The sun also rises essay prompts

The sun also rises themes

Table of Contents Suggested Essay Topics 1. Why does Mike attack Cohn but not Jake, whom Brett actually loves? He realizes that his willingness to help Brett get what she thinks she wants might be hurting her, when he must comfort her in the Hotel Montana. Their firm belief in God draws attention to the lack of such beliefs in Jake and Bill. As for Brett, her motivation in their first visit seems more curiosity than religious feeling. Cohn and his attachment to Brett present the older, more traditional way of understanding manhood, achievement, and moral value. The most significant impact of the war on the book is Jake's wound. It appears that Jake still goes to confession, although apparently without much belief in it. As a volunteer in the war, Brett could be said to be the third important character with experience in the war, in addition to Jake and Mike. Brett's motivation for seeking sexual relationships with multiple men might stem from her own experience in the war, apart from her encounter with Jake and his wound.

Cohn seems to want to fight to prove himself to other people; he doesn't fight for himself, the way that Romero both fights for himself and in the presence of others. Hemingway's tendency to evoke rather than describe things allows him to indirectly talk about topics that his contemporaries were having books banned for.

The most significant impact of the war on the book is Jake's wound. His boxing ability gives him a physical skill with which to measure his manhood, as a knight might do, in combat with another man. How does Hemingway's language affect the meaning of the book?

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He might know that the greatness of men like Romero offers some hope, but he must also realize that he is not in any way responsible for that greatness, and has even compromised his respect for it through allowing Brett to run away with Romero. Discuss the use of religion in the novel. Brett lost her "own true love" in the war to dysentery, and she married Ashley after that. If there is hope in Romero, it is not because of anything that Jake has done. Jake admits that many people still believe in and follow God as the pilgrims on the train do , but his religion does not help him deal with his impotent love. Cohn's impressive abilities with his fists make no lasting impression on Mike or Jake, much as Cohn and his quest cannot make an impression on the world. He seems to actively seek confrontation with Romero as a way to prove his superiority. The last, and perhaps most important, reference to religion comes in the final scene of the final chapter.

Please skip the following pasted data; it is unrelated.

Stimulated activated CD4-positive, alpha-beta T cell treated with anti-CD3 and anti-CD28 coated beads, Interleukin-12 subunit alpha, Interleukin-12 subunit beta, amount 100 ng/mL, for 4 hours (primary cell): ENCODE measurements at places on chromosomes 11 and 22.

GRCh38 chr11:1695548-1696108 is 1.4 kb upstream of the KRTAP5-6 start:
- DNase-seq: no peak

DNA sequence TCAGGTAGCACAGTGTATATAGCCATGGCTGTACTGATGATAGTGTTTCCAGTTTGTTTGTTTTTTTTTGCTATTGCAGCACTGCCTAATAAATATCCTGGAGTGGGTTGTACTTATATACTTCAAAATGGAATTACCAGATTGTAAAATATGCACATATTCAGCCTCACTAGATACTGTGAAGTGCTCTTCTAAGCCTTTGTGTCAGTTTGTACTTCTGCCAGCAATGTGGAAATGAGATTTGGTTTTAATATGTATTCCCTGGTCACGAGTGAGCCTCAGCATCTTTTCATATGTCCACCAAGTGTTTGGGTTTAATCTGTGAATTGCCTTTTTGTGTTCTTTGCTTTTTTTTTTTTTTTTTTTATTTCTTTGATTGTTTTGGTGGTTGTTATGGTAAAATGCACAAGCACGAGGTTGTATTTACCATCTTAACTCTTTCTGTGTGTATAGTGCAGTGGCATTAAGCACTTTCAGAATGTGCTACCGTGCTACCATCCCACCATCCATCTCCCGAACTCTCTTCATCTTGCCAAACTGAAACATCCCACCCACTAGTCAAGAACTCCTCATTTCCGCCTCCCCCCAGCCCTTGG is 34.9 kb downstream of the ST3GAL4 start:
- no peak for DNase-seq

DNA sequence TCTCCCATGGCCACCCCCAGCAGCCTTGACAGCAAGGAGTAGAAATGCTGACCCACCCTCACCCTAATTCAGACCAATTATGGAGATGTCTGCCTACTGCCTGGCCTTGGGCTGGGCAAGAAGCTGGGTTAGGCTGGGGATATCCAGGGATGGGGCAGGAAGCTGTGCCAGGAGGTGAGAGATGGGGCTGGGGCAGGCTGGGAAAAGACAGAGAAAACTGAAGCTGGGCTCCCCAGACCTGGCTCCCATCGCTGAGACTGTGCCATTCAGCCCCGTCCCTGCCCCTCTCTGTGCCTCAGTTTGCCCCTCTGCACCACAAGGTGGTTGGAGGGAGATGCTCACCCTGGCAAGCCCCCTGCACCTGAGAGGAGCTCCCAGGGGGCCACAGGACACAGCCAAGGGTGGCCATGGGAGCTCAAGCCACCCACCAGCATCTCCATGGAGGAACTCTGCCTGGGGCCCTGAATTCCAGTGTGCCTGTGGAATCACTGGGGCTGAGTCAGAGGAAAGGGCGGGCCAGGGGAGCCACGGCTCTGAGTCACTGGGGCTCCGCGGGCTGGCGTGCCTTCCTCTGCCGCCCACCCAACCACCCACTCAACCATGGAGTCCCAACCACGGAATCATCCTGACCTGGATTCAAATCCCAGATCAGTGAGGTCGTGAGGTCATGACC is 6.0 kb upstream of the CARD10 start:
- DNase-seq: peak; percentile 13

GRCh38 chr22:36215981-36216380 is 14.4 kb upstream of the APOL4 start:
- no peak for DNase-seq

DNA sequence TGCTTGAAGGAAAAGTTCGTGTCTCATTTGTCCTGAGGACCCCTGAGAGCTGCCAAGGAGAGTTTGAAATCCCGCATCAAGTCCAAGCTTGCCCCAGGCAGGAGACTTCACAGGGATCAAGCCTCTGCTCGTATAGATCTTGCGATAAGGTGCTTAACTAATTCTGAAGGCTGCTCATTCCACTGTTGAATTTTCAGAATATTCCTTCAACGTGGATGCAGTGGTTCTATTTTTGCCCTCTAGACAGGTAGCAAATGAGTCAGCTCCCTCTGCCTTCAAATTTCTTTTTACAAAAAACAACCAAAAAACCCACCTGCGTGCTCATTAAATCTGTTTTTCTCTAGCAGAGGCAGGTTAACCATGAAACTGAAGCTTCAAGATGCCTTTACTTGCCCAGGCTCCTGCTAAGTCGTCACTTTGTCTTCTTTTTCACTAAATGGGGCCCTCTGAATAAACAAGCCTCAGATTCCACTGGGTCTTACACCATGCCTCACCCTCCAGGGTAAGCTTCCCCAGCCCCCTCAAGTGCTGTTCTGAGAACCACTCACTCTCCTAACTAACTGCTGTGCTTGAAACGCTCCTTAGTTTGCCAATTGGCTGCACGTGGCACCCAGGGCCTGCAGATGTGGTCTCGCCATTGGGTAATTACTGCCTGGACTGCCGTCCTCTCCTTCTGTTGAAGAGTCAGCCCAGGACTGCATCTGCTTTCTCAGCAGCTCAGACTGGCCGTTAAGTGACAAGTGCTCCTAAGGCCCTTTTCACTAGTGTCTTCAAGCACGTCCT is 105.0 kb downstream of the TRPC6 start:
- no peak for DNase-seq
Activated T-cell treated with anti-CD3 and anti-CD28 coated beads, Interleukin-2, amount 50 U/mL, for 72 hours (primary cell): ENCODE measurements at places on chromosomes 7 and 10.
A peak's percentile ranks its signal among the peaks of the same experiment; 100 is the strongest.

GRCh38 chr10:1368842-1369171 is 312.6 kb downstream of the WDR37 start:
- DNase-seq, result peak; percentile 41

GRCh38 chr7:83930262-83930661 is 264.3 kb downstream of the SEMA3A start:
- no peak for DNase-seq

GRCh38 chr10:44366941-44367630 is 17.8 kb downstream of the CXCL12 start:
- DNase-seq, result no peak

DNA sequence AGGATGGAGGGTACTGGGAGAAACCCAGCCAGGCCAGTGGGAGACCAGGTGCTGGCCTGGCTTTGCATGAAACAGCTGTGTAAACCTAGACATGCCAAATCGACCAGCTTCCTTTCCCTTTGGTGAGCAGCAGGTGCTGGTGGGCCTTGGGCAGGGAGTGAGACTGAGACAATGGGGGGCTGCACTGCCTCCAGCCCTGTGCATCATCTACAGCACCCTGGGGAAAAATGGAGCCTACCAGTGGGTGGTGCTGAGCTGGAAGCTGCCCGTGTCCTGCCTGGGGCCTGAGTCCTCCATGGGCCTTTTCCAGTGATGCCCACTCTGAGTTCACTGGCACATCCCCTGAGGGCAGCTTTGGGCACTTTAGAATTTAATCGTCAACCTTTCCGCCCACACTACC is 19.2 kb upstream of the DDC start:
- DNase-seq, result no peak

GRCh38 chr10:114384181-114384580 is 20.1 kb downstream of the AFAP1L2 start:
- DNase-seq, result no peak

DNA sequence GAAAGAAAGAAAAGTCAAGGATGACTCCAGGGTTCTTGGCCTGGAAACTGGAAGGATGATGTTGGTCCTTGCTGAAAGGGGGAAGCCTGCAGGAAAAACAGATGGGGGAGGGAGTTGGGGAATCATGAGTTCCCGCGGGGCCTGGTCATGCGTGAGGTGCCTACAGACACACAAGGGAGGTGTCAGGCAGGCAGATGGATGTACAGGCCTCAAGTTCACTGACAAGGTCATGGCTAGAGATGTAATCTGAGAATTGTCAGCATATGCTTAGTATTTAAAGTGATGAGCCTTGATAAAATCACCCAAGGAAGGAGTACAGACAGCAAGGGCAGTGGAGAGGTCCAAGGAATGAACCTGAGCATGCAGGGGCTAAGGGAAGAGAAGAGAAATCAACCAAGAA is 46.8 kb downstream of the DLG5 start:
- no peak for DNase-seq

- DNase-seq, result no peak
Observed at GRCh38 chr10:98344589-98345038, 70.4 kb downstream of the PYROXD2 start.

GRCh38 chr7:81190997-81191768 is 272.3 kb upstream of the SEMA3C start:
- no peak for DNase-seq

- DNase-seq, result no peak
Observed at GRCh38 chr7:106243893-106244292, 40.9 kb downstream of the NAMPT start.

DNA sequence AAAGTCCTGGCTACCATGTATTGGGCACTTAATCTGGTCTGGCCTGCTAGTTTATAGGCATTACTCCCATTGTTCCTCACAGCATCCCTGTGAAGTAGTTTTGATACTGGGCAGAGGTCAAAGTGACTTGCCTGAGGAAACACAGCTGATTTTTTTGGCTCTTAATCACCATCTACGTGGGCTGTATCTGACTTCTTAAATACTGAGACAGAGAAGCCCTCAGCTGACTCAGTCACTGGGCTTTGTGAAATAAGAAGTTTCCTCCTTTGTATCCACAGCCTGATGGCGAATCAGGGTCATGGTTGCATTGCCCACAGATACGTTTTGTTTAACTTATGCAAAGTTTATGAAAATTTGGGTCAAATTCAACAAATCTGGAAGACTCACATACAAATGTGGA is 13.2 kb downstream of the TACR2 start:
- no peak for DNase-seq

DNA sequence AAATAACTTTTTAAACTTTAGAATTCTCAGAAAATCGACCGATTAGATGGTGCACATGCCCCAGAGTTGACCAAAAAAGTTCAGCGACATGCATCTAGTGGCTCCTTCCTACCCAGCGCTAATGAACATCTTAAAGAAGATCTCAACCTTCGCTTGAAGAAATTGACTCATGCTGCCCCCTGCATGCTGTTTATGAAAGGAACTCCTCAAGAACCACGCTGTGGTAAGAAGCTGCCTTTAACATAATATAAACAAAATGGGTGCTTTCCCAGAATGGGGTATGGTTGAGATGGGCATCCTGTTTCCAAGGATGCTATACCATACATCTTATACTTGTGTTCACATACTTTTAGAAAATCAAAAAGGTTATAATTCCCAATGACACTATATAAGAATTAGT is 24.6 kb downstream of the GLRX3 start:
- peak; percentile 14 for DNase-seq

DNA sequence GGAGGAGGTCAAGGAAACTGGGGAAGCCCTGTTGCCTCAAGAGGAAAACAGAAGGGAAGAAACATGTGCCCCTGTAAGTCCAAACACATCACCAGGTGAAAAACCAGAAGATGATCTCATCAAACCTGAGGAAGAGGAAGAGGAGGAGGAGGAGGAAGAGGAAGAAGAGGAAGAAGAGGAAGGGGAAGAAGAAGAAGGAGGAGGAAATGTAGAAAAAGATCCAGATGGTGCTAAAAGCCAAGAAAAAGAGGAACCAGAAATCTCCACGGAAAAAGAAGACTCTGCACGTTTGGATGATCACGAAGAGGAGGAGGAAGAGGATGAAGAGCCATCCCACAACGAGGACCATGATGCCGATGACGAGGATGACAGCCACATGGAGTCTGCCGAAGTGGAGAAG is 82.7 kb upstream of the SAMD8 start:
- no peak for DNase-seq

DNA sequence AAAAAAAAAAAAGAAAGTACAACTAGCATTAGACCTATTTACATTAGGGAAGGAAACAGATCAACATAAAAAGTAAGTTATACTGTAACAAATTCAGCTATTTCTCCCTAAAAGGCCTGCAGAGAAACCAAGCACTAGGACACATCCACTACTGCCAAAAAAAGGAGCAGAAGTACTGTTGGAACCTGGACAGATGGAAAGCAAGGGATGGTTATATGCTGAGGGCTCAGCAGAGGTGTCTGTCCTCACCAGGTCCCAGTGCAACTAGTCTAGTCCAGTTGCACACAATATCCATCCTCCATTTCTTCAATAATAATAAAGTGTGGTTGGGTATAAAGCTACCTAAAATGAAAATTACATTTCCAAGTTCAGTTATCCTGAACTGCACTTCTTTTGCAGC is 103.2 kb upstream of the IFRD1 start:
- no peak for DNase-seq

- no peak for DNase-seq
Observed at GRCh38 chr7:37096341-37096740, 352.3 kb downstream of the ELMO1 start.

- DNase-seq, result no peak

Brett lost her "own true love" in the war to dysentery, and she married Ashley after that. If the bullfighting passages do not advance the plot, how do they function to develop themes and motifs?

Nature in the sun also rises

Hemingway's sparse prose allowed him to get these books published even in a climate of censorship. How effective or ineffective are the unconventional opening chapters of The Sun Also Rises? Is Brett a believable, three-dimensional character? He has faced the meaninglessness of physical love with Brett, and he doesn't seem able to recover. Bullfighting is near the center of the action of The Sun Also Rises. There are often unpleasant and complex emotions below the surface, and Hemingway trusts his reader to see those things through what he does put on the page. And Romero's ability to overcome Cohn's unmatched skill as a boxer demonstrates Romero's strength, which, unlike Cohn's, transcends physical skill. Jake is unable to consummate his feelings for Brett, and it could be argued that Jake's frustration is the driving force for the entire novel. His boxing ability gives him a physical skill with which to measure his manhood, as a knight might do, in combat with another man. How have Jake and Cohn changed by the end of the novel? If the bullfighting passages do not advance the plot, how do they function to develop themes and motifs?

Their firm belief in God draws attention to the lack of such beliefs in Jake and Bill. Discuss the problem of communication in the novel. It doesn't seem to matter that he can be knocked down because he can't be made to stay down, and because he won't give up.

The sun also rises essay prompts

Hemingway's famous style is simple and straightforward, with minimum punctuation and without superfluous words and phrases. Jake admits that many people still believe in and follow God as the pilgrims on the train do , but his religion does not help him deal with his impotent love. Hemingway mentions churches in both the French and Spanish sections of The Sun Also Rises, and the fiesta of San Fermin in Pamplona is, of course, a religious festival. Write an essay in which you disagree with the truism that the essential Hemingway style is typified by short, declarative sentences. How does World War I play a part in this book? Bullfighting is near the center of the action of The Sun Also Rises. If so, how are these characters similar to each other? Score: 2. How have Jake and Cohn changed by the end of the novel? The epigraph to the book, a quotation of Gertrude Stein "You are all a lost generation" seems to cast the book as an attempt to characterize a generation. This proves to be woefully inadequate to his situation.

As for Cohn, by the end of the book, he has been destroyed as the naive, romantic hero. In this way, the war, through Jake's wound, destroys the social conventions that make a traditional romantic plot possible. What sort of language does Hemingway use?

He seems to actively seek confrontation with Romero as a way to prove his superiority.

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The Sun Also Rises Essays, Samples and Topics